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United States Court of Appeals,Tenth Circuit.

UNITED STATES of America, Plaintiff-Appellee, v. Howard Lee RAMSTAD, Defendant-Appellant.

No. 00-3407.

Decided: October 24, 2002

Before EBEL, BALDOCK, and KELLY, Circuit Judges. Joseph D. Johnson, Law Office of Joseph D. Johnson, Chtd., Topeka, KS, for Defendant-Appellant. Robin D. Fowler, Assistant United States Attorney (Gregory G. Hough, Assistant United States Attorney, and Jackie N. Williams, United States Attorney, Topeka, KS, on the brief), Topeka, KS, for Plaintiff-Appellee.

On March 2, 1999, Defendant-Appellant Howard Lee Ramstad conditionally pled guilty to knowingly and intentionally possessing with the intent to distribute 100 kilograms or more of a substance or mixture containing a detectable amount of marijuana, in violation of 21 U.S.C. § 841(a)(1).   As part of his conditional guilty plea, which was entered pursuant to Rule 11(a)(2) of the Federal Rules of Criminal Procedure, Mr. Ramstad reserved the right to appeal the district court's denial of a pretrial motion to suppress the marijuana, which Mr. Ramstad argued was obtained in violation of his Fourth Amendment rights.   The district court subsequently sentenced Mr. Ramstad to fifty-one months in prison, four years of post-release supervision, and a $100.00 assessment, and Mr. Ramstad appealed the district court's denial of his suppression motion.   Finding that “the district court did not make any findings or otherwise explain the basis for its decision [denying Mr. Ramstad's motion to suppress the marijuana],” we remanded Mr. Ramstad's appeal to the district court “for further fact-finding.”  United States v. Ramstad, 219 F.3d 1263, 1265 (10th Cir.2000).   On remand, the district court again denied Mr. Ramstad's suppression motion, and this appeal followed.   We exercise jurisdiction pursuant to 28 U.S.C. § 1291, and we now affirm.


The events surrounding Mr. Ramstad's arrest and guilty plea were discussed in detail in our prior decision, see Ramstad, 219 F.3d at 1264-65, as well as in the district court's opinion on remand.   See United States v. Ramstad, 120 F.Supp.2d 973, 975-77 (D.Kan.2000).   Accordingly, we limit our discussion here to those facts most relevant to the present appeal.

On Sunday, July 19, 1998, Trooper Brian K. Smith of the Kansas Highway Patrol (KHP) observed Mr. Ramstad's motor home traveling on Interstate 70, near Topeka, Kansas.   Trooper Smith noticed a California license plate on the rear of the vehicle, but he did not observe a front license plate.   Although Kansas law generally only requires vehicles to display a rear license plate, see Kan. Stat. Ann. § 8-133, Trooper Smith believed that, under California law, California vehicles must display both a front and a rear license plate.   Trooper Smith further believed that an interstate compact between California and Kansas authorized Kansas patrol officers to stop out-of-state vehicles that were not in compliance with their home state's motor vehicle laws, even if the out-of-state vehicle was not violating any Kansas laws governing Kansas vehicles.   Consequently, Trooper Smith began following Mr. Ramstad's vehicle and “ran the registration plate [he had seen] through the Topeka dispatch,” which informed him that the plate belonged to a 1964 GMC vehicle.   Unable to determine the vehicle's make and model, Trooper Smith activated his emergency lights and pulled over Mr. Ramstad's motor home.   At the time he initiated the stop, Trooper Smith intended (1) to warn the driver that California vehicles must display a front license plate and (2) to ascertain whether, in fact, the vehicle was a 1964 GMC.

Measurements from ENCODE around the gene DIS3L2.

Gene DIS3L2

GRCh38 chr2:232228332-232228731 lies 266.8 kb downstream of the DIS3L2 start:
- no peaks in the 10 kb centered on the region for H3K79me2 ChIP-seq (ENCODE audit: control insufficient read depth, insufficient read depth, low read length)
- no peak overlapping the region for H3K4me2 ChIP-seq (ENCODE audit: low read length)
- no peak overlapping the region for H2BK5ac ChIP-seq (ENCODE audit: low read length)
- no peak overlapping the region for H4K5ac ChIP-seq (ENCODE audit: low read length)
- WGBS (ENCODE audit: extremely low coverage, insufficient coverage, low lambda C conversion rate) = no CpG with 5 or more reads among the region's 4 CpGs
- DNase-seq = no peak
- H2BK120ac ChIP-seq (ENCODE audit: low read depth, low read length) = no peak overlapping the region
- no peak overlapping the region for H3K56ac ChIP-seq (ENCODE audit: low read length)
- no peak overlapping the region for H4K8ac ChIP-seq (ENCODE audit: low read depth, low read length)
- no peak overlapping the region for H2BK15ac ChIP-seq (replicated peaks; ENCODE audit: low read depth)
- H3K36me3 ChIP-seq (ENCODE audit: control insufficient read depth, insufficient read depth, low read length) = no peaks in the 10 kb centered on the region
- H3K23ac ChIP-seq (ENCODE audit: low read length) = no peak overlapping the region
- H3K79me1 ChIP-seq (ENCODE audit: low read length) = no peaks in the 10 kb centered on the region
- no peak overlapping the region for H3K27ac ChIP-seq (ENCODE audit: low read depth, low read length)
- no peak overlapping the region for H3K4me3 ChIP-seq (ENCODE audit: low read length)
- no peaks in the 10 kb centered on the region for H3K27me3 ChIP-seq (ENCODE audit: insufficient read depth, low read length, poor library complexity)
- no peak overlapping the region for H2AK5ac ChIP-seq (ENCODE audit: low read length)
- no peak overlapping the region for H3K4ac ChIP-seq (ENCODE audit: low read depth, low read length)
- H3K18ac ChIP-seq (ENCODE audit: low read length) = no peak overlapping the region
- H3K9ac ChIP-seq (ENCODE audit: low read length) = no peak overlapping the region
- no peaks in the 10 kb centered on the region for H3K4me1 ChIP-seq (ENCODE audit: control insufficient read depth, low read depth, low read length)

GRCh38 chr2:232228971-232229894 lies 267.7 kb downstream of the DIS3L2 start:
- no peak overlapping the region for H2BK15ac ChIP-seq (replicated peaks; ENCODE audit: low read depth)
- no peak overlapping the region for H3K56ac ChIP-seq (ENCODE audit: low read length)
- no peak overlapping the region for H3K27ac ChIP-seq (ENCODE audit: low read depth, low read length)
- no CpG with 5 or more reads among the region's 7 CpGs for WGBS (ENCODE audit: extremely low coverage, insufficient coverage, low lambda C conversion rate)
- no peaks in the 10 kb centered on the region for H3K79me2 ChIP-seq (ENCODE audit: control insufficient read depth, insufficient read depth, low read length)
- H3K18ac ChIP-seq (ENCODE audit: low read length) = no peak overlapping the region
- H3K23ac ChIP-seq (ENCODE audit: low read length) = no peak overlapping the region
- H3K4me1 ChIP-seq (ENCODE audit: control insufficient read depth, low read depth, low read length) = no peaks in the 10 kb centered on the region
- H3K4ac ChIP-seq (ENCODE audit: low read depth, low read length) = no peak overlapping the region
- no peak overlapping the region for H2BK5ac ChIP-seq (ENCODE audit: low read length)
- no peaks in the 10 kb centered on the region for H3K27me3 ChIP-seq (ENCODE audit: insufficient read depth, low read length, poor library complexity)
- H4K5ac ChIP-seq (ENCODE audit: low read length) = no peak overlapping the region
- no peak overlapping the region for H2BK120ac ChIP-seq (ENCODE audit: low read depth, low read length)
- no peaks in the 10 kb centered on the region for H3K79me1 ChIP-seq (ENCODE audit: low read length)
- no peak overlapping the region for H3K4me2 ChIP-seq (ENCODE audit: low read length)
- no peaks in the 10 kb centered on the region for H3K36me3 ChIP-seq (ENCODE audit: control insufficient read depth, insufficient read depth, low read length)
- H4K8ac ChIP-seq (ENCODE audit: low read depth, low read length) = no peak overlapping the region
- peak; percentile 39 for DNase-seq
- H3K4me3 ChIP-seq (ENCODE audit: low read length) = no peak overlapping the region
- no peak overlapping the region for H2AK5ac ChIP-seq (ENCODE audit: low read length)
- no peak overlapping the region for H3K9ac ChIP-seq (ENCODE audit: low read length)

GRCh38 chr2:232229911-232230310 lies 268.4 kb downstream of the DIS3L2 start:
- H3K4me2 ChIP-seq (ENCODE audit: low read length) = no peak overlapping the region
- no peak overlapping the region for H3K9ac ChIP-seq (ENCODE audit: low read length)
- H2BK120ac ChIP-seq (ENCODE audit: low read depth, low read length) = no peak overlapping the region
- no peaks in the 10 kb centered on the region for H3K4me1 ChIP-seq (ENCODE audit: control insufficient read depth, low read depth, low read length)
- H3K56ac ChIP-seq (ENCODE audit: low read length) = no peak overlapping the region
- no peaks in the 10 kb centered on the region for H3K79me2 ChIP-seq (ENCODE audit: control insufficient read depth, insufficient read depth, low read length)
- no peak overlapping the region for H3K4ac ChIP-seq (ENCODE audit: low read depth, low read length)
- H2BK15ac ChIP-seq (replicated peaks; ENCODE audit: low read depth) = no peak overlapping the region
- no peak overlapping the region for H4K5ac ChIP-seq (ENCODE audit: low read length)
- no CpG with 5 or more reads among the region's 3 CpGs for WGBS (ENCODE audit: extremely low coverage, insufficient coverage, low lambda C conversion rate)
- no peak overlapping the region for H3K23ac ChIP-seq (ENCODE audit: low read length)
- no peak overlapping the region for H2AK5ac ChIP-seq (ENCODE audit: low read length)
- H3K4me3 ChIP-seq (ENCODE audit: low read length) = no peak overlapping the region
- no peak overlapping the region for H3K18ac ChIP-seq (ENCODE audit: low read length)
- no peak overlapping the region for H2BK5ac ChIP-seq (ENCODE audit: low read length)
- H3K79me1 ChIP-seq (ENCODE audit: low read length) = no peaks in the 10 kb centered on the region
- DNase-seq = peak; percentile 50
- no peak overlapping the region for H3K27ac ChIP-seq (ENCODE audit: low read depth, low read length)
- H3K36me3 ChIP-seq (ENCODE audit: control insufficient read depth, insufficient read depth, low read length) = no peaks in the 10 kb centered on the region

After the vehicle pulled over, Trooper Smith approached Mr. Ramstad, who produced a valid California driver's license, as well as the vehicle's proof of insurance.   See Ramstad, 219 F.3d at 1264;  Ramstad, 120 F.Supp.2d at 975.   Mr. Ramstad appeared “extremely nervous” to Trooper Smith.  Ramstad, 219 F.3d at 1264.   He noticed that Mr. Ramstad's hands shook as he presented his driver's license, observed that “the veins in his neck were distended,” and, given his distended veins, thought that his heart rate “was very rapid.”   Mr. Ramstad also paced back and forth as he spoke with Trooper Smith.

Trooper Smith later asked Mr. Ramstad about his travel plans, and Mr. Ramstad indicated that he was driving from San Diego, California, to Indianapolis, Indiana.   He also explained that during the journey, he had stopped in Durango, Colorado.   At some point, Mr. Ramstad and Trooper Smith left the roadside and went to Trooper Smith's patrol car, where Mr. Ramstad's nervous behavior continued.   While in the patrol car, Mr. Ramstad indicated that he was traveling to Indianapolis because his girlfriend, Ryn Reavis, who was a passenger in the motor home, was going “to be on a Talk Show of some sorts.”   He also informed Trooper Smith that he had purchased the motor home recently, but that he was currently unemployed.

Trooper Smith then left Mr. Ramstad in the patrol car and returned to the motor home to verify its vehicle identification number (VIN).   While in the vehicle, Trooper Smith encountered Ms. Reavis, who told him that she and Mr. Ramstad were traveling to Indianapolis “to see a friend who had a skin condition.”  Ramstad, 120 F.Supp.2d at 976.   During his conversation with Ms. Reavis, Trooper Smith noticed that the wallpaper in the bedroom area of the motor home differed from the other living areas of the vehicle, which, based on his experience, Trooper Smith found unusual.

Trooper Smith subsequently returned to his patrol car and explained to Mr. Ramstad that he would receive a warning citation for not displaying a front California license plate.   Trooper Smith then returned Mr. Ramstad's proof of insurance and driver's license, gave him the citation, and told him “[T]hat's all I got.   Have a safe trip okay.”  Ramstad, 120 F.Supp.2d at 976.   During the next eight seconds, Mr. Ramstad asked Trooper Smith if the Kansas Highway Patrol monitored “CB” traffic, explaining that a driver up the road had radioed for assistance.  Ramstad, 120 F.Supp.2d at 976.   Literally one second after Mr. Ramstad finished his statement, and before Mr. Ramstad exited the patrol car, Trooper Smith asked Mr. Ramstad, “Can I ask you a couple of questions real quick?   We're all done with everything.”   Mr. Ramstad quickly consented to the additional questioning, and Trooper Smith asked, “You guys aren't hauling anything illegal with you are you:  no guns, drugs, weapons, contraband, large sums of money?”   Mr. Ramstad denied hauling anything illegal.   Trooper Smith immediately responded by asking for permission to take “a quick look around” the motor home.   Mr. Ramstad consented to the search, provided that Trooper Smith would not “tear anything up.”   Trooper Smith agreed that he would not tear anything up.